So play we did. My friend and I decided to FINALLY go explore the trails off our property. Who better to do that than my wonderful big guy, Ben. So we had a nice warm up/schooling session in our outdoor arena. Ben's canter has seriously just blossomed overnight. I can put him in canter and he just stays, and its slow, and balanced. I showed my friend and she was in shock at how he was going.

But that is not the point of this post...the point is...we finally rode out to the Pipeline trail. Ben was fantastic. He doesn't have much experience out, so I never really know what to expect...but he was honest and wonderful, albeit a bit SLOW. He'd much rather just take it all in at an ambling walk (hmm and maybe stop for some nibbles...naughty!)  vs his friend who wanted to blaze trails. We had a lot of catching up to do.

It was tons of fun. Except on the way back- friend's horse decided to be naughty (he's new, we didn't know what to expect from him) and so she ended up having to get off and school him in hand all the way home. In solidarity, I got off too, and hiked home. Ben was a rock star for that too - having loads of patience while his friend learned to pay a bit more attention to his owner, vs getting home so quickly.

Admiring the distant mountains while waiting for our friends to get ready

So of course the next day we headed out there again, this time for a shorter trip (losing daylight), to make sure the new guy learned his lesson. Learned he did. Ben was the same, and we had a nice on-the-buckle-hack.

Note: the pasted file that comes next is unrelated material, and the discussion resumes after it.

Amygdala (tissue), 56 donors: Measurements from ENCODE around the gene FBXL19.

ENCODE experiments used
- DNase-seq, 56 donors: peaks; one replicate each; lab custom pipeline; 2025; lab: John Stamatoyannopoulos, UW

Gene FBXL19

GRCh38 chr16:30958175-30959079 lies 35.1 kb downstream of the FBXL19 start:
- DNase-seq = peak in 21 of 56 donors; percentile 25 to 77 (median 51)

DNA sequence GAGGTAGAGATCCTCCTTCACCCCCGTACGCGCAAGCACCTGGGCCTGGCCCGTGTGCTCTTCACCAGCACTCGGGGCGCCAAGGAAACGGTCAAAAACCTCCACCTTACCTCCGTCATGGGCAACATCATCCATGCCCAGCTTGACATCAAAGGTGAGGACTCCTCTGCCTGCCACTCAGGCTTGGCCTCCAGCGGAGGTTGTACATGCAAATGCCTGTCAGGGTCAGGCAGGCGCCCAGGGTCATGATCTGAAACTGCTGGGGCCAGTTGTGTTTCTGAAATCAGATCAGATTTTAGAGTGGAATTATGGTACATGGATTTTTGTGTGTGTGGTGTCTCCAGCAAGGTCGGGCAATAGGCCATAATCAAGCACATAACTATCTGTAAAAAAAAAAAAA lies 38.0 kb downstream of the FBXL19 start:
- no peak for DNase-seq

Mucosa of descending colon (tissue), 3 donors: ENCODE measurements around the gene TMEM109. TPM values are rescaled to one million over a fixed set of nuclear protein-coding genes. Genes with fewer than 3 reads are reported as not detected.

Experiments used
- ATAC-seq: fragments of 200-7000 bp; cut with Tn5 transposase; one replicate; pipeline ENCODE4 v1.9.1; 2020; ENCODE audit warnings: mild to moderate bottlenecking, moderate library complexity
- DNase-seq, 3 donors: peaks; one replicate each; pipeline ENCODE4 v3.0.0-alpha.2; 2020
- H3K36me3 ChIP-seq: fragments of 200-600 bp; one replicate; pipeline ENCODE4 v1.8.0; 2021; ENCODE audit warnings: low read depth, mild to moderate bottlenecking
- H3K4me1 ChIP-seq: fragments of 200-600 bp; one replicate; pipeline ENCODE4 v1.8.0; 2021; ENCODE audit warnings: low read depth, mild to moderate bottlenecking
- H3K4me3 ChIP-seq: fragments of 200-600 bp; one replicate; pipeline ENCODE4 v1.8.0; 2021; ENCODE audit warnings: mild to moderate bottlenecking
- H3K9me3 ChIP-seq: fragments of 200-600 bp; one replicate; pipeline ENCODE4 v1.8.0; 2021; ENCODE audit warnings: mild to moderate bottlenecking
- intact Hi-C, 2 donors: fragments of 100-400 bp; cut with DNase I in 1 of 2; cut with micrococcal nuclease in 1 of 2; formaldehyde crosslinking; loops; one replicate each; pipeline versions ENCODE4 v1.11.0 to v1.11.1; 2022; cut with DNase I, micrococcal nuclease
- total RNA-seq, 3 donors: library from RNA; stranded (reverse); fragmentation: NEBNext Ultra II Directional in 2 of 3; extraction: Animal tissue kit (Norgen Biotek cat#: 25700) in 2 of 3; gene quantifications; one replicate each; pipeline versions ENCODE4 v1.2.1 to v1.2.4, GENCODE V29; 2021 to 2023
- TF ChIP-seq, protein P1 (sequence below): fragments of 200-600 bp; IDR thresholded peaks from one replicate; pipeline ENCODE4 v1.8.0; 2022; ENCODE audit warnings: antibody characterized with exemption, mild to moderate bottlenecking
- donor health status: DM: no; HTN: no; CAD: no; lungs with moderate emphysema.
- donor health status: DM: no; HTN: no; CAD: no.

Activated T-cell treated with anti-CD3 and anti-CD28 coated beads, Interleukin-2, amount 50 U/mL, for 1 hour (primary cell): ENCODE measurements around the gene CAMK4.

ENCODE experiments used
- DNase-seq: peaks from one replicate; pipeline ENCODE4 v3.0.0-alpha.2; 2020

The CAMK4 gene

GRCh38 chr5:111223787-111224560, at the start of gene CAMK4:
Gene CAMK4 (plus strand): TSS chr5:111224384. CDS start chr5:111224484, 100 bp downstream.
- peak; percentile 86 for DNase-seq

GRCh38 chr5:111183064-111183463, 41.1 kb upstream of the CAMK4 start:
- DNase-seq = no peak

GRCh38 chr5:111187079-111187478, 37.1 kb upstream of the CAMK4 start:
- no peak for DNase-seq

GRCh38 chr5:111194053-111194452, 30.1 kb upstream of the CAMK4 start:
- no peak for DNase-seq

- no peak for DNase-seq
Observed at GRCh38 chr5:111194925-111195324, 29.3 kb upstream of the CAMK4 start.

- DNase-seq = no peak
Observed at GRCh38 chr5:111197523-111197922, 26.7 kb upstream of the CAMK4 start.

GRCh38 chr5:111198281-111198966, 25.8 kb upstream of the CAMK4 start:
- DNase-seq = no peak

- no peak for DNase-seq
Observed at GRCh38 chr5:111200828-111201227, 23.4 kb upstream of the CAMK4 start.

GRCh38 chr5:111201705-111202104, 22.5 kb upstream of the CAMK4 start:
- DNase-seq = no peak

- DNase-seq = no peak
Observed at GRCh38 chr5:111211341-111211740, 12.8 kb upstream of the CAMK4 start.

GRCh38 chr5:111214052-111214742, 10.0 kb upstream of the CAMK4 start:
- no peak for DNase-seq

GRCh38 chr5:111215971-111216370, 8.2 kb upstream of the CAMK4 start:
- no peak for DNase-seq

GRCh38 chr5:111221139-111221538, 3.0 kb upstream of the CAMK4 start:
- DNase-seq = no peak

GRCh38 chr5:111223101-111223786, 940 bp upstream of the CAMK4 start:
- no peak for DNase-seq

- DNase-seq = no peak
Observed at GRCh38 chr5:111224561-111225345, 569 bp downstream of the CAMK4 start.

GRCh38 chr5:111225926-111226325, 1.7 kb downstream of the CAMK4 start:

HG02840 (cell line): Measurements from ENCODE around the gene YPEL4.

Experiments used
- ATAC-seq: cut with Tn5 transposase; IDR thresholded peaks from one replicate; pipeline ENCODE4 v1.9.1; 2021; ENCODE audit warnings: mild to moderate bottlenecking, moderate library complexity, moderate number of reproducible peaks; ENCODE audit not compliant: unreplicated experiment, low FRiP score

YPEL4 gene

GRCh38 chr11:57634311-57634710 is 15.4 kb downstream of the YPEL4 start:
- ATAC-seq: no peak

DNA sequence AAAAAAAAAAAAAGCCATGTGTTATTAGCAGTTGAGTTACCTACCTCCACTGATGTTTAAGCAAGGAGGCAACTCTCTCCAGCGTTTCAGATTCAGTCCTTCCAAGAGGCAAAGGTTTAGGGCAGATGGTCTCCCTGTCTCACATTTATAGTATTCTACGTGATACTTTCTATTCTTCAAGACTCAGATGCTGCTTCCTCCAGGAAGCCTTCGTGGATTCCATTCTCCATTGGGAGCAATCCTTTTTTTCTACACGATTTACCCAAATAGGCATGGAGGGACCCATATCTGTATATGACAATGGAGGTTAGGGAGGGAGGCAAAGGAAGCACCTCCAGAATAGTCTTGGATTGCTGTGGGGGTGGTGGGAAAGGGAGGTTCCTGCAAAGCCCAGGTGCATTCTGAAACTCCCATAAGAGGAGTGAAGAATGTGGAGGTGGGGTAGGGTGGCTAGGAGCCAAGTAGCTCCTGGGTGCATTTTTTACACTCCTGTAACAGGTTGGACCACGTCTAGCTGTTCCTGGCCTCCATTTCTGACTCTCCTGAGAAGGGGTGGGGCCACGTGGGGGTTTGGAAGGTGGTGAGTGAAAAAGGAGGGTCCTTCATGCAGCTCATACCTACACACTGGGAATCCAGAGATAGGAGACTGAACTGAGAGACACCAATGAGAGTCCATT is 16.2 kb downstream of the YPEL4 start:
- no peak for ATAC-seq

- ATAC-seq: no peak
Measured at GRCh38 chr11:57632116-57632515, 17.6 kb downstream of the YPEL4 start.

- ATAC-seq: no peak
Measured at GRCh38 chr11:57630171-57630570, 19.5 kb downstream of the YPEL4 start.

Today marks our 3rd session and week of stretches and massage- how time flies. So far, Ben is doing much, much better. Still have a few trouble spots to figure out - but overall things are going much better for the big guy.

Friday, October 25, 2013

Saddles, Anyone?!

So, after a summer of saddle fitting fun for 3 horses, I am left with 5 to sell off...so I can of course start saving for jumping saddles! LOL

That said... know anyone who might be interested in the following:

17.5" Wintec Isabell - FLOCKED, 2013 model. I cut off the stupid over-girth thing that is supposed to hold the flaps down, otherwise, in GREAT condition. $950
Wintec Pro Jump - brown fittings (see heritage below) included.

17.5" Wintec Pro Jump - CAIR panels...had hoped it would work for Ben, and too long for Finn. $450

Heritage Bespoke Olympia Monoflap- fittings not included
18" Heritage Bespoke Olympia Monoflap. Brand new, and pretty dang wide - gorgeous in so many ways, just not the right fit for my body. Very, very sad about this one.

Enlightened Equitation Flexee
18" Enlightened Equitation Flexee VSD - leather treed saddle. This one I'm on the fence about selling...but if it finds a home I won't be heartbroken.

18" HDR Austal. Pretty much brand new. Purchased for that little red gelding I had featured on my blog awhile ago. I was going to keep him, had found a saddle to suit his short back...and he sold to someone else. I haven't really talked about it on here as it doesn't involve Ben, but the situation was heartbreaking and now I have this leather reminder of life-gone-wrong sitting in my house.

I'm in the process of taking pictures, putting ads up, etc - but if any of these interests you, please let me know. Thanks!!

Thursday, October 24, 2013

Cross One More Thing Off The List

Ben is doing SO much better. His 2nd body work session was last night, and prior to that, I thought it would be good to get him out and loosened up. The sun was shining, a rarity in Seattle in October, so a sunset ride was in order. It was so beautiful out there. I wish I had had my phone on me to snap a picture, oh well.

Our ride was all about just loosening and warming up...but then I decided to see if i could maybe execute a training level test. And much to my surprise, it didn't feel half bad! To cool out, I untacked Ben and was walking him around and then decided on a whim to hop on bareback. It is something I've always wanted to do with him (I even put it on my 2013 goals), but never really get around to, or make time for.  So up I went, and we puttered around bareback for 10 minutes or so, watching the sun go down. It was such a quiet, beautiful evening.